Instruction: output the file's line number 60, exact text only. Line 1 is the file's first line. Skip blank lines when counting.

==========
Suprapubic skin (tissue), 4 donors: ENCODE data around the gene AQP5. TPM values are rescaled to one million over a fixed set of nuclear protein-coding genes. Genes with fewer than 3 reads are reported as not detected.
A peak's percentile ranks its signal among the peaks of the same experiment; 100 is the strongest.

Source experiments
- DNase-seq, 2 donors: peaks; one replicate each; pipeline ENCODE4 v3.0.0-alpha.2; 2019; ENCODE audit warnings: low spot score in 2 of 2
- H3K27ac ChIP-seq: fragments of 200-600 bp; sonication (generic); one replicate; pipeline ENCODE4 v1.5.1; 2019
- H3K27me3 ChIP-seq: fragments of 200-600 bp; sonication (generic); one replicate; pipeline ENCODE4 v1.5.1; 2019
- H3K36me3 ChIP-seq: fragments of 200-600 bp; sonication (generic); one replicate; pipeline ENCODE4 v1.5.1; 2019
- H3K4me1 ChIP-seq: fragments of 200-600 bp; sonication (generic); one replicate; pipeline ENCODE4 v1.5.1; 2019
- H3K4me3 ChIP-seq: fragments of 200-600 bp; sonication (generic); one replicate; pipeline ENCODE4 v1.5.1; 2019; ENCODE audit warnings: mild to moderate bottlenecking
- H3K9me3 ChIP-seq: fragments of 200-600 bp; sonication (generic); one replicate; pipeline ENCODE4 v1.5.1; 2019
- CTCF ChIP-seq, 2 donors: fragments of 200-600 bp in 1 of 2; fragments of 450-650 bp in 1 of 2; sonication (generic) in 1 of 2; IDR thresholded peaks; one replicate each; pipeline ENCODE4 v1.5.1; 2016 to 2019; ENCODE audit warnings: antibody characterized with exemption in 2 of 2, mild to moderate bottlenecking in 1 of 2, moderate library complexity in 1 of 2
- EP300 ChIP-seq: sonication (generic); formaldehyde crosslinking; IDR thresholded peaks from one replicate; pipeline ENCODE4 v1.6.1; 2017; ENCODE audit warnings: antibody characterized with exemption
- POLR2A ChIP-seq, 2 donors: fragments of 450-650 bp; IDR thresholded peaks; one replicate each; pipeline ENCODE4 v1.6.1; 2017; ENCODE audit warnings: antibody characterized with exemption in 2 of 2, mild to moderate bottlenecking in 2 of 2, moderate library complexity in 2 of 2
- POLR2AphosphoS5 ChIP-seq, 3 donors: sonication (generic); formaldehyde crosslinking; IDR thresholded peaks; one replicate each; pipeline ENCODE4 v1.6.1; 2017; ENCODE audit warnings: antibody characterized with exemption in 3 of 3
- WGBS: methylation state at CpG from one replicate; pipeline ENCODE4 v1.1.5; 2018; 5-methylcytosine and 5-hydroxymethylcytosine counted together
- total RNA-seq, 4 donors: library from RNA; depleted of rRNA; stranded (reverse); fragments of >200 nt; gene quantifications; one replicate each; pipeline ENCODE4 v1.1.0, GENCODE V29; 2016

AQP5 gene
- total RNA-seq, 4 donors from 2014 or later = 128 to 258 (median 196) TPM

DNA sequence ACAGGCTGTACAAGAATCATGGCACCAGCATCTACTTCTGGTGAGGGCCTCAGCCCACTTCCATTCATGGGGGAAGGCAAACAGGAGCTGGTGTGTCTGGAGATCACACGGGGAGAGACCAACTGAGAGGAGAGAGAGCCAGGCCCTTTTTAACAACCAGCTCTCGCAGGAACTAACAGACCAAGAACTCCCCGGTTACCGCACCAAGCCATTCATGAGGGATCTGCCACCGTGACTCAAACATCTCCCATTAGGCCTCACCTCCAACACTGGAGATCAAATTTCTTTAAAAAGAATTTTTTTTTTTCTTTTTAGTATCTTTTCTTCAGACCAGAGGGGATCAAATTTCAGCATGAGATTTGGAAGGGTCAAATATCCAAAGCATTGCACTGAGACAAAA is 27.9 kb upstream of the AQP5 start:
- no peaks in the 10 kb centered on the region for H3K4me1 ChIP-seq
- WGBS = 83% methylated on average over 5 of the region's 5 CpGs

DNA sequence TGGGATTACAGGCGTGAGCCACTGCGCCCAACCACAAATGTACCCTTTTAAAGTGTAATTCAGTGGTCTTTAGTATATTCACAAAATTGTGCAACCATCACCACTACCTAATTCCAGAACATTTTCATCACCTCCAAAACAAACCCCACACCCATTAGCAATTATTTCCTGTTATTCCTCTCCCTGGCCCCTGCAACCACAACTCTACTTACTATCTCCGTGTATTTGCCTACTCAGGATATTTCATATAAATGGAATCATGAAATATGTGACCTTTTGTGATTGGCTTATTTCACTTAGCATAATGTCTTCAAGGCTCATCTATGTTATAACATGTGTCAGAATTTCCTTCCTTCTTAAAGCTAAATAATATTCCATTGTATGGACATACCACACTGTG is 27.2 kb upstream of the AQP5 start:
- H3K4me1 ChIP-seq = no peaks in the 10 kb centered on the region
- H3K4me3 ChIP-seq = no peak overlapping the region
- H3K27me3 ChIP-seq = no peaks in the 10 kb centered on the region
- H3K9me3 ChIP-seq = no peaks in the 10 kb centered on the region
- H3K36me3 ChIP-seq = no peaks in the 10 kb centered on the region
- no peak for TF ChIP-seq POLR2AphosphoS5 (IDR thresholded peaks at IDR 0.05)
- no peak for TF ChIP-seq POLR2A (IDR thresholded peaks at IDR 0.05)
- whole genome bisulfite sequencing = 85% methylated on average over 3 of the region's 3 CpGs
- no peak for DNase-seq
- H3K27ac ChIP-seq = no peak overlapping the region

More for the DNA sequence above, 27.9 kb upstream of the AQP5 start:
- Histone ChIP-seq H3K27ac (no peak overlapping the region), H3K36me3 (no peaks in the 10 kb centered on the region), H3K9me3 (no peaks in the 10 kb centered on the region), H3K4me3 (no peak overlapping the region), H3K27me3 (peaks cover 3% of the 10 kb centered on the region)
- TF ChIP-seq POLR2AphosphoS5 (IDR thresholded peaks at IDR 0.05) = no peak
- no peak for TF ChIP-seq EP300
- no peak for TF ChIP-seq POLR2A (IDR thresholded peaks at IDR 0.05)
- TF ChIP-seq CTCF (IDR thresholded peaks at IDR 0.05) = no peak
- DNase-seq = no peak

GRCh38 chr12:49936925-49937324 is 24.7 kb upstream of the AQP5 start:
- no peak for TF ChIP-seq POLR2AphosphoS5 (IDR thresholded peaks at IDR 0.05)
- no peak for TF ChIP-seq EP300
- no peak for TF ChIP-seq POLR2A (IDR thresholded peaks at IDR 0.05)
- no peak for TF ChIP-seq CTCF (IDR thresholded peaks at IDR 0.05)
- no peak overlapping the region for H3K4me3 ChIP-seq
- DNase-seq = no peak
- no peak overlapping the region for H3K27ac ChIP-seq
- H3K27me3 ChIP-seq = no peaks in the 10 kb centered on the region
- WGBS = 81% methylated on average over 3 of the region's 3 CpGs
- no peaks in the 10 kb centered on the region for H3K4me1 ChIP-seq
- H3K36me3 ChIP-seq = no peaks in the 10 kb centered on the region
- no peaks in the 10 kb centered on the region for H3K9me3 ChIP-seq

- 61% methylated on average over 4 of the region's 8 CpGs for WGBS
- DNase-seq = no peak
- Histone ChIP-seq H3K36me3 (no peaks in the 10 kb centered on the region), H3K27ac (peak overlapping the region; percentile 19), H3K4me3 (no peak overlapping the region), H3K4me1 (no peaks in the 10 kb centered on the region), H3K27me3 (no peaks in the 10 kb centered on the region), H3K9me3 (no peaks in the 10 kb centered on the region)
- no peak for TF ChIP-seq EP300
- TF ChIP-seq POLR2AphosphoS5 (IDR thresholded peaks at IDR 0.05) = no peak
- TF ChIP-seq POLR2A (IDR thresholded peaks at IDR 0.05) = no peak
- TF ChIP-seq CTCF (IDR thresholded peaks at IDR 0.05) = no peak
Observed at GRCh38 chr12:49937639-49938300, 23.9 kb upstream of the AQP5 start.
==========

Observed at GRCh38 chr12:49937639-49938300, 23.9 kb upstream of the AQP5 start.